In Hindu mythology, the star is associated with Atri, one of the Saptarishi (Seven Sages), credited as the composer of many hymns to various Vedic deities. The fifth Mandala (book) of Rigveda is named after him (the Atri Mandala) and the 87 hymns it contains are attributed to him and his lineage.
Even though it is not a conspicuous star by itself, Megrez is easy to find because it forms one of the best known asterisms in the night sky, the Big Dipper, with six other relatively bright stars. Megrez is the star that connects the Great Bear’s hindquarters to its tail and the Big Dipper’s handle to its bowl.
The stars of the Big Dipper are circumpolar to most northern observers and can be seen throughout the year. The best time of year to observe them is during the months of spring, when Ursa Major is prominent in the evening sky.
Big Dipper stars make it easy to locate a number of interesting deep sky objects. Megrez can be used to find Messier 40, a double star catalogued as a deep sky object by mistake by Charles Messier. M40 lies only 1.5 degrees northeast of the star. Also designated as Winnecke 4, it is best seen in binoculars or small telescopes. The spiral galaxies NGC 4290 and NGC 4284 lie in the same field of view. The magnitude 11.7 spiral galaxy NGC 3898, which forms a triangle with Megrez and Phecda, appears closer to Phecda and can be seen about 2.5 degrees to the north-northwest of the star.
Megrez can also be used to find the famous Whirlpool Galaxy (Messier 51), which lies just under Alkaid in the neighbouring constellation Canes Venatici. A line drawn from Dubhe through Megrez and extended by almost twice the distance between the stars to the southeast leads directly to M51.
Stargazers can also find the spiral galaxy Messier 106 by star-hopping from Megrez to the magnitude 4.77 star 5 Canum Venaticorum (5 CVn) and then to M106. 5 CVn is located 5.5 degrees south-southeast of Megrez, and M106 lies just over 4 degrees south of 5 CVn.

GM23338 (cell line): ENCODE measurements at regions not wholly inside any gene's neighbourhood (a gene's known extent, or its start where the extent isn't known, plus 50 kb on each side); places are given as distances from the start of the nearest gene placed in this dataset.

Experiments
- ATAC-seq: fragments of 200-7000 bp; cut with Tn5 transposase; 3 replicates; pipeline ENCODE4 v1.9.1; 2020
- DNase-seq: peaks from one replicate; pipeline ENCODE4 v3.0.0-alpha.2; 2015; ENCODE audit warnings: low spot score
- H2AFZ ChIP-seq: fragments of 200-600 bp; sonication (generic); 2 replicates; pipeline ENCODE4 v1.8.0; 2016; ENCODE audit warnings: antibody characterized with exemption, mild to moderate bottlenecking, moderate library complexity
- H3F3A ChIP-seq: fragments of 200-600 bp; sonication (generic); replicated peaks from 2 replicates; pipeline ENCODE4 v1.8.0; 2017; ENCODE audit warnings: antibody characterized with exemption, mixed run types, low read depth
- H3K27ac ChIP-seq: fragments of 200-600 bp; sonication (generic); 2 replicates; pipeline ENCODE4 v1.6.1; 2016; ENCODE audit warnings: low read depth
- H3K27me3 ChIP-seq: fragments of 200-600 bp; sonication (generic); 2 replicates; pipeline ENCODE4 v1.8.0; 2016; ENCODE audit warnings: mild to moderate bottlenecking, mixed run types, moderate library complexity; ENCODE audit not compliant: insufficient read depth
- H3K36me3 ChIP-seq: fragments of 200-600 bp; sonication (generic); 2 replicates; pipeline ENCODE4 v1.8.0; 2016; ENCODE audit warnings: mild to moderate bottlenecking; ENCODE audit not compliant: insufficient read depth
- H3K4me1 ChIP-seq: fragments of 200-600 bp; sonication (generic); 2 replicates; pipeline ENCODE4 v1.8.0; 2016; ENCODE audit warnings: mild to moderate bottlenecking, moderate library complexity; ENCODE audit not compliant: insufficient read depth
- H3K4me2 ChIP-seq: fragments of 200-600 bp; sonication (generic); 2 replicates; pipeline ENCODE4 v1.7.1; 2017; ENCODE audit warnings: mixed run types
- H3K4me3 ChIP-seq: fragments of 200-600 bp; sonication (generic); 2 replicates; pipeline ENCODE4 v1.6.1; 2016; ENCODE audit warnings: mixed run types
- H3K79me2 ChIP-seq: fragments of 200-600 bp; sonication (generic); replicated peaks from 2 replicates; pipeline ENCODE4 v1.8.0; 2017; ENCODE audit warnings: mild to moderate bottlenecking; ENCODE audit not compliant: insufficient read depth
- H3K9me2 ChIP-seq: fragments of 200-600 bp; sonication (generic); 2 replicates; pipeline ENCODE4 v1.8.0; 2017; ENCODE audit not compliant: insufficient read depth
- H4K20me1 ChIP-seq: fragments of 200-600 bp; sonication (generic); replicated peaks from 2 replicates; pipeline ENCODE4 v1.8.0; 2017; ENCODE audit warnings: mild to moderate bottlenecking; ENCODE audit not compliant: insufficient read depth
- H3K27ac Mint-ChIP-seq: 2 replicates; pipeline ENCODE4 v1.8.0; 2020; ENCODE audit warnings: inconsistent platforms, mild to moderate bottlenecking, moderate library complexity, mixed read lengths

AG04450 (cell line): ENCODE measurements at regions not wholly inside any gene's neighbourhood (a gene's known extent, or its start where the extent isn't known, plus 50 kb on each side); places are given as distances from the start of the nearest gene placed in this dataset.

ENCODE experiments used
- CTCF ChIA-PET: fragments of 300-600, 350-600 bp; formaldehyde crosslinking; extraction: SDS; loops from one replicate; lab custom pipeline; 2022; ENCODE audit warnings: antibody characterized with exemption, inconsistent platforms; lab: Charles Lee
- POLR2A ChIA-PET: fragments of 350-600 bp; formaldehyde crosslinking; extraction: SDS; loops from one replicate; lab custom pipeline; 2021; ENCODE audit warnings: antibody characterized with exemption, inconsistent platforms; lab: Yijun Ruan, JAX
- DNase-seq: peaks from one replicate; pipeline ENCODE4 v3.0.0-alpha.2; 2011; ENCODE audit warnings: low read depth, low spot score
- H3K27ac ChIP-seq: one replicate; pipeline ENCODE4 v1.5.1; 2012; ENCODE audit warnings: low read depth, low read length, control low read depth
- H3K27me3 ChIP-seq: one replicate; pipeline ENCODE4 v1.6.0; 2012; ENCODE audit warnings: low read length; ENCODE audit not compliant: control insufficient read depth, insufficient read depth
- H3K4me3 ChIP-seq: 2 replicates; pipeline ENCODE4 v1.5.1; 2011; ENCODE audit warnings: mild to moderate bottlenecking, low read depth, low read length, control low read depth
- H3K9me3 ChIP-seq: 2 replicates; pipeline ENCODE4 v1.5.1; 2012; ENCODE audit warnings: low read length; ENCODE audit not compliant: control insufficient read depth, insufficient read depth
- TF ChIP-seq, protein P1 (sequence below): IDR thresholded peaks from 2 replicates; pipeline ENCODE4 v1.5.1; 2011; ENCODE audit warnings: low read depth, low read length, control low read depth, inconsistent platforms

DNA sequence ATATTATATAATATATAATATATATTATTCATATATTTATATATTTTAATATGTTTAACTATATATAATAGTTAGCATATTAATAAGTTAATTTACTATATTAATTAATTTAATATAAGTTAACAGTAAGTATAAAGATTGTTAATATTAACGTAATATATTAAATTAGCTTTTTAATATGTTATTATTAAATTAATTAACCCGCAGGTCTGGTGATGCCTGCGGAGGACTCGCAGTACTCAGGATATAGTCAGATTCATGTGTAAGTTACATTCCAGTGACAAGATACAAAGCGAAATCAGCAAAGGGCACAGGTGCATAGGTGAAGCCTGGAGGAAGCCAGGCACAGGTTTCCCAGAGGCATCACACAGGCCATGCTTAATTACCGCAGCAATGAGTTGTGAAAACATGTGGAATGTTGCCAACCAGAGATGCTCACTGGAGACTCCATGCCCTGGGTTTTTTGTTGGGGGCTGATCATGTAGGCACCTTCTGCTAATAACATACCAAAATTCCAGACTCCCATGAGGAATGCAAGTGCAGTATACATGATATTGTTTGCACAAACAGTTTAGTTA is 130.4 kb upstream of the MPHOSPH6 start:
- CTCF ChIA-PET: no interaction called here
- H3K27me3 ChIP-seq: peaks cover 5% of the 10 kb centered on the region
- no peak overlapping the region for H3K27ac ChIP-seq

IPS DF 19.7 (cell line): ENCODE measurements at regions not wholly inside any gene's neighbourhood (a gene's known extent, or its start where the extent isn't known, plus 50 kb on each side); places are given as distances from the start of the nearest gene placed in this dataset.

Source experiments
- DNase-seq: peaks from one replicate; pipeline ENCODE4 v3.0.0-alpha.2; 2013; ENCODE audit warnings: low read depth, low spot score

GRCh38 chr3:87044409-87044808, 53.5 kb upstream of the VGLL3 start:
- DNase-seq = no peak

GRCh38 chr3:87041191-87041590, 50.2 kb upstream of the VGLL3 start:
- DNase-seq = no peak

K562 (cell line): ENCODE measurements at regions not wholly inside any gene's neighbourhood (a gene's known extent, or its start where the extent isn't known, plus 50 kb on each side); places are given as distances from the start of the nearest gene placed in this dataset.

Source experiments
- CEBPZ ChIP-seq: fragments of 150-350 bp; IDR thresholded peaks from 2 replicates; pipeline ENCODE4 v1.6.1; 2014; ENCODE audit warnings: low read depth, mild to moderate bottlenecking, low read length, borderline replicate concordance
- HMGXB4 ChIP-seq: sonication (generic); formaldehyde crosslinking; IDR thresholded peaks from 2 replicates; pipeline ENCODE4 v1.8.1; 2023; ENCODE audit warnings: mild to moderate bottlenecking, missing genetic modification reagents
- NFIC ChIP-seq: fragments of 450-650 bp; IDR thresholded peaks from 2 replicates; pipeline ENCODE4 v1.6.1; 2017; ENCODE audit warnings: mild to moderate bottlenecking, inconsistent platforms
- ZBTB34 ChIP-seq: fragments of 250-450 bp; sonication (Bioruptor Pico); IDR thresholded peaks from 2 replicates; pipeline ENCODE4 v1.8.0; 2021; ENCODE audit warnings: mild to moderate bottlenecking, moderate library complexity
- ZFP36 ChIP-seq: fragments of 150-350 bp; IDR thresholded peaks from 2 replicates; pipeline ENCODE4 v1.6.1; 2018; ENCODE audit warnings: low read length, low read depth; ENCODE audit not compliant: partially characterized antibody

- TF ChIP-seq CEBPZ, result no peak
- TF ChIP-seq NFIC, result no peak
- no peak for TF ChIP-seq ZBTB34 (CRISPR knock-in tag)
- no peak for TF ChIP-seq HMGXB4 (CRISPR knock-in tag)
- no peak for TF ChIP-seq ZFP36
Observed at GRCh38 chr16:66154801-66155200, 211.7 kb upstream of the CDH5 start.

Megrez is located in the constellation Ursa Major. The Great Bear is the largest northern constellation and the third largest of all 88 constellations, smaller only than Hydra and Virgo. It is best known for the Big Dipper asterism, formed by its brightest stars, but it occupies a much larger area of the sky (1,280 square degrees) than the asterism.
Ursa Major is home to a number of well-known deep sky objects. In addition to those already mentioned, these include the Messier galaxies M81, M82 and M101, also known as Bode’s Galaxy, the Cigar Galaxy and the Pinwheel Galaxy, M108 and M109, and the bright planetary nebula M97 (the Owl Nebula).
The 10 brightest stars in Ursa Major are Alioth (Epsilon UMa, mag. 1.77), Dubhe (Alpha UMa, mag. 1.79), Alkaid (Eta UMa, mag. 1.86), Mizar (Zeta UMa, mag. 2.04), Merak (Beta UMa, mag. 2.37), Phecda (Gamma UMa, 2.438), Psi Ursae Majoris (mag. 3.01), Tania Australis (Mu UMa, mag. 3.06), Talitha (Iota UMa, mag. 3.14), and Theta Ursae Majoris (mag. 3.166).
Megrez – Delta Ursae Majoris
|U-B colour index||+0.067|
|B-V colour index||+0.075|
|Distance||80.5 ± 0.3 light years (24.69 ± 0.09 parsecs)|
|Parallax||40.51 ± 0.15 mas|
|Radial velocity||-20.2 km/s|
|Proper motion||RA: +104.11 mas/yr|
|Dec.: 7.30 mas/yr|
|Temperature||9,480 ± 570 K|
|Age||300 million years|
|Rotational velocity||233 km/s|
|Surface gravity||4.49 cgs|
|Right ascension||12h 15m 25.56063s|
|Declination||+57° 01′ 57.4156”|
|Designations||Megrez, Delta Ursae Majoris, δ UMa, 69 Ursae Majoris, HD 106591, GC 16736, HR 4660, SAO 28315, HIP 59774, BD+57 1363, PPM 33469, FK5 456, IDS 12105+5735 A, CCDM J12155+5702A, WDS J12154+5702A, Gaia DR2 1575287046603149056, TYC 3837-1070-1, IRAS 12129+5718, GCRV 7337, 2MASS J12152554+5701575|